‘The Dead Don’t Die’ was directed by Jim Jarmusch and stars Adam Driver and Bill Murry as two local police officers in the small town of Centerville, who are now facing an onslaught of Zombies. These Zombies (possibly linked to man-made polar fracking) are hungry, but not for brains, but for the thing they loved most when they were alive. In this quirky semi-self-aware film, you’ll need more than a suspension of disbelief to follow exactly what the director is trying to say in this funny, albeit flawed film.
I was very excited about this film, particularly due to the amazing roster of actors involved. As mentioned Driver and Murry are the central characters, however, included for supporting characters are Tom Waits, Danny Glover, Tilda Swinton, Steve Buscemi, and more familiar faces. You’d assume that with actors as reputable as these are that this is a very strong story, and while I would say it is bold storytelling, it’s also fairly heavy-handed in its message, and a bit of a mess when it comes to the story.
The comedy, for the most part, was there, Driver and Murry have excellent chemistry together and they’re back and forth was by far the best part for me. It’s when the film delves into the sub-plots when you realize there isn’t really a focus or strong motive for what you’re watching. Some subplots feel like they were completely abandoned, or resolved in an unexplained, almost lazy way (particularly in Tilda Swinton and Selena Gomez’s arcs). You could completely omit some of the side stories and the movie wouldn’t change.
As for the Zombies? I love me a slow moving “classic Zombie” and they definitely delivered on that. The effects and make-up work were great, I really enjoyed how they chose to show the more gore-ish parts, where Driver and Murry’s characters are taking down Zombies left and right were highlights for me. The humor, though sometimes feels like an inside joke between the director and the cast, worked well especially paired with the dry humor with Driver and Murry.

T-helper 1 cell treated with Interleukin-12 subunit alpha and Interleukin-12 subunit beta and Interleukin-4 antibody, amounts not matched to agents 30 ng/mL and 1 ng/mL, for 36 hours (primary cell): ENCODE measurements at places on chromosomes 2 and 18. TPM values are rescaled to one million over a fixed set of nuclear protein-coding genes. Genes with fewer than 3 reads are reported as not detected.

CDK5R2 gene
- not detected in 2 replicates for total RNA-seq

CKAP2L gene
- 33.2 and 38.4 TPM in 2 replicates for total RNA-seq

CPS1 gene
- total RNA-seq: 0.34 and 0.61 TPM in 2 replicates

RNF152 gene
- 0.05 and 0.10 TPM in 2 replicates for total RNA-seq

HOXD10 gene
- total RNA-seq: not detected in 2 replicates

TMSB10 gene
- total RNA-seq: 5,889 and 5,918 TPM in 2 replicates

‘The Dead Don’t Die’ no doubt has a message it’s trying to convey. The issue is how it treats it’s an audience when trying to tell the message, where more subtle films that know how to craft a story intertwined with a deeper message can come across as inspired and well designed, this to me felt heavy-handed, and like it didn’t trust it’s audience to come to the points it’s director is trying to make. The more the movie hits you over the head with their message, the entire story unravels to the point where you aren’t following along with anything in the plot. This is a film where if you walk out of the theater not understanding what you just watched, many ‘filmies’ will say “well, you just didn’t understand it”. Don’t let that sway your opinion though, as this is going to be a more divisive film because of the bold choices made by the director.
So is this a good ‘Zombie film’? Not really, is it a good slow paced film, also not so much. It meets somewhere in the middle. Not quite sure of what it wants to be which in the end, makes for a somewhat confusing time at the theaters.